High Temperature Creep of Single Crystal Galena (Pbs)

  1. B.E. Hobbs and
  2. H.C. Heard
  1. S. F. Cox

Published Online: 18 MAR 2013

DOI: 10.1029/GM036p0073

Mineral and Rock Deformation: Laboratory Studies: The Paterson Volume

Mineral and Rock Deformation: Laboratory Studies: The Paterson Volume

How to Cite

Cox, S. F. (1986) High Temperature Creep of Single Crystal Galena (Pbs), in Mineral and Rock Deformation: Laboratory Studies: The Paterson Volume (eds B.E. Hobbs and H.C. Heard), American Geophysical Union, Washington, D. C.. doi: 10.1029/GM036p0073

Author Information

  1. Research School of Earth Sciences, The Australian National University, P.O. Box 4, Canberra, A.C.T. 2601, Australia

Publication History

  1. Published Online: 18 MAR 2013
  2. Published Print: 1 JAN 1986

ISBN Information

Print ISBN: 9780875900629

Online ISBN: 9781118664353



  • Rocks—Testing—Addresses, essays, lectures;
  • Rock deformation—Addresses, essays, lectures


The creep behavior of several types of natural and synthetic galena single crystals has been tested during <100> compression at stress differences from 3 MPa to 125 MPa, in the temperature range 265°C to 650°C, and at strain-rates ranging from 10−2 s−1 to 10−8 s−1 . There are significant differences in flow laws between the various natural and synthetic crystals tested. The observed variations in creep rate between the crystals examined may be due largely to the influence of stoichiometric defects and dopant additions in controlling both the energy of formation of kinks and jogs, as well as the concentrations and mobilities of rate limiting defects.

At applied stresses greater than 60 MPa and at temperatures between 265°C and 375°C, creep of natural galena from Broken Hill (New South Wales) may be described by a power law in which the stress exponent has values around nine and the creep activation energy is approximately 145 kJ mol−1. Deformation occurs dominantly by $$\{ 110\} < 1\bar 10 >$$ dislocation glide. At lower applied stresses and higher temperatures the power law stress exponent decreases to values around six and the creep activation energy increases to between 170 kJ mol−1 and 200 kJ mol−1 . Dislocation climb becomes active and leads to the development of a subgrain structure at low strains. At 540°C natural galena from Que River (Tasmania) has a power law stress exponent similar to that of the Broken Hill galena. However the Que River galena creeps at a rate twenty-five times slower than the Broken Hill galena, and has a significantly higher creep activation energy than the latter.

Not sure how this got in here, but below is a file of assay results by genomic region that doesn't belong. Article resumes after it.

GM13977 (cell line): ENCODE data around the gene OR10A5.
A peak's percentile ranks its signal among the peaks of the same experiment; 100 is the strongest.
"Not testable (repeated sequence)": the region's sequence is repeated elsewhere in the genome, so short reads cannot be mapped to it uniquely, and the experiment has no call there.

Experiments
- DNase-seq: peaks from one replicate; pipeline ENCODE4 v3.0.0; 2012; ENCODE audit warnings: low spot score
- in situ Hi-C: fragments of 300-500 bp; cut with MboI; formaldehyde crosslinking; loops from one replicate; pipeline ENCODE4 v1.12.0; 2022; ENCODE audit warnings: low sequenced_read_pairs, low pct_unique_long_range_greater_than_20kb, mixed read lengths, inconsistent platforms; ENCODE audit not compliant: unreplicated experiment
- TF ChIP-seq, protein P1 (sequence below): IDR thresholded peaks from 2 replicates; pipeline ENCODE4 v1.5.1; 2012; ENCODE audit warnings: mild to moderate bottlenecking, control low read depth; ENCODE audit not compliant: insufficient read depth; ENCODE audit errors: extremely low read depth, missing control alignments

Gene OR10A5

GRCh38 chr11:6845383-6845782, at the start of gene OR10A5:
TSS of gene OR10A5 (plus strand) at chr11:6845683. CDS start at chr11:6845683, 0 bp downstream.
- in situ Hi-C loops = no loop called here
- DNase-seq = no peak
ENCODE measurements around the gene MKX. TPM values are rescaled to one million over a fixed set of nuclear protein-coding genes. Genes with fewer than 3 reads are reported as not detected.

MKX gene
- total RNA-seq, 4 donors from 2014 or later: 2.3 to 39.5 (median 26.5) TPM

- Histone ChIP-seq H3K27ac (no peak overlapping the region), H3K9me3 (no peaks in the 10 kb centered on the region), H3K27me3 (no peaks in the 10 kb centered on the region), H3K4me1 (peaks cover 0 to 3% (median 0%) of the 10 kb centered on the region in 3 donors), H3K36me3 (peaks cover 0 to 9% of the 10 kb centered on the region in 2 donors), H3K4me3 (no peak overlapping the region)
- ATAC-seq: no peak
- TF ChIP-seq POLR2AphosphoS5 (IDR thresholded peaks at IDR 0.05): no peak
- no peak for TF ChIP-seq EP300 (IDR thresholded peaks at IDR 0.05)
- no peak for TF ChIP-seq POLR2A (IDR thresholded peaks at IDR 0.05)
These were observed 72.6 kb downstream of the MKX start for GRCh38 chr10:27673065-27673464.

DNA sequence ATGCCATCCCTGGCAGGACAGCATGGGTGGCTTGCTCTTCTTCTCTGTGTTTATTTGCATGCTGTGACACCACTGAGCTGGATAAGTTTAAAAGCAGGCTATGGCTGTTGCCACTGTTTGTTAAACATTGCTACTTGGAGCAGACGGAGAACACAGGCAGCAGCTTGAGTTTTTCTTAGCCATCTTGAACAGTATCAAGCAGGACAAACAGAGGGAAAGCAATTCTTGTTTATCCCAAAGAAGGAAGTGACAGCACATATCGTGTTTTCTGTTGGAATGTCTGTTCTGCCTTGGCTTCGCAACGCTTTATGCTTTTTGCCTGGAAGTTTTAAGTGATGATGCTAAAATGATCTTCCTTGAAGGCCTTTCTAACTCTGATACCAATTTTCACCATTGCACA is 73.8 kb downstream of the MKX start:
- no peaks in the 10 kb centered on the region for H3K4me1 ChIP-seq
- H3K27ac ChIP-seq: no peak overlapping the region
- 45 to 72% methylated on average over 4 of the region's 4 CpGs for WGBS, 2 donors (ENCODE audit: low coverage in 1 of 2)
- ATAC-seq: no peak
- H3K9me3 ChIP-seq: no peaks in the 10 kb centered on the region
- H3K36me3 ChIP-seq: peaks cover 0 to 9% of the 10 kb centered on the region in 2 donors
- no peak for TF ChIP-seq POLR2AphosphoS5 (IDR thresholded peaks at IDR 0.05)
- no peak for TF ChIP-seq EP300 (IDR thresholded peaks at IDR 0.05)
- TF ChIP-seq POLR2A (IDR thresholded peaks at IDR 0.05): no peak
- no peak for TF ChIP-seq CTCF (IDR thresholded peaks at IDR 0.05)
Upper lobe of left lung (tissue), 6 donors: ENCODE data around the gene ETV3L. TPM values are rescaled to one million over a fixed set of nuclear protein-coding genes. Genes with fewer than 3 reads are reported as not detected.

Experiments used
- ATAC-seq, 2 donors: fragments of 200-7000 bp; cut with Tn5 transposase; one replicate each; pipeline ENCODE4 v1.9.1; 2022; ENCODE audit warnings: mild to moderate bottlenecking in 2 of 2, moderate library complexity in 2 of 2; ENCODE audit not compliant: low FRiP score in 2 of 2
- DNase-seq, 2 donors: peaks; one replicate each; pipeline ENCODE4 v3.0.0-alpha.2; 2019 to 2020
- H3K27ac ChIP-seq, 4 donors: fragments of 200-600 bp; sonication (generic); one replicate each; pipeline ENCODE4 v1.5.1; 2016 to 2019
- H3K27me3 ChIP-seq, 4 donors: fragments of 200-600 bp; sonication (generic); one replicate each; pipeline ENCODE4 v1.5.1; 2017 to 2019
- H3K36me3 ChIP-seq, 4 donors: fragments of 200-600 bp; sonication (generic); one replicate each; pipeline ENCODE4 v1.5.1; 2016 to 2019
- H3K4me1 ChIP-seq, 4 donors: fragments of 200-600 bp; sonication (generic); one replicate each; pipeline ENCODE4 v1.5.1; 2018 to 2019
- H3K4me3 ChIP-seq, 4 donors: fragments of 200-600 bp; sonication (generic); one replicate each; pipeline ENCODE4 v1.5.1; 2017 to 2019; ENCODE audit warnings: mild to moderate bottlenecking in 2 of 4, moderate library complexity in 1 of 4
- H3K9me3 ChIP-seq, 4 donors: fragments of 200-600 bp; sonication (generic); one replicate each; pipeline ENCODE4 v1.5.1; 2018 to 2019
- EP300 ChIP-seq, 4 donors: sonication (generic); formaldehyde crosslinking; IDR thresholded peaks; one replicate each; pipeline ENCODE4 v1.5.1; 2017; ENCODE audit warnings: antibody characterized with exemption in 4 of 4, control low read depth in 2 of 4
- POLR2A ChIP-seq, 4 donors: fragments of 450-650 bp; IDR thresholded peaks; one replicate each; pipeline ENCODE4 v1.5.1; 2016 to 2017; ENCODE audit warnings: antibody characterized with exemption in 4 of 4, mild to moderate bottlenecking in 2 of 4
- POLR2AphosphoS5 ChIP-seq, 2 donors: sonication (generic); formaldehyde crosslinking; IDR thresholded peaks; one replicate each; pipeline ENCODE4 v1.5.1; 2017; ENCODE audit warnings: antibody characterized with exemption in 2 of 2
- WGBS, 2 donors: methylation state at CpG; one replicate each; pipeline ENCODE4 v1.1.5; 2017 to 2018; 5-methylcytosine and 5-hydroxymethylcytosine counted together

With decreasing applied stress below about 40 MPa, and at temperatures greater than 450°C, melt-grown synthetic galena has an increase in power law exponent from values around six to values around nine. There is a corresponding increase in creep activation energy from approximately 200 kJ mol−1 to values higher than 300 kJ mol−1 in one of the synthetic galenas.

Comparison of a point defect analysis for pure and doped galena with previously published data on the dependence of creep rate on sulfur vapor pressure and foreign atom additions suggests that in pure PbS high temperature dislocation creep may be rate-controlled by the migration of charged jogs along dislocations, coupled with diffusion by vacancy mechanisms. In Ag− and Bi-doped PbS high temperature creep may be similarly rate-controlled by jog migration and vacancy-diffusion. However under some circumstances deformation may be rate-limited by drift of kinks along dislocations.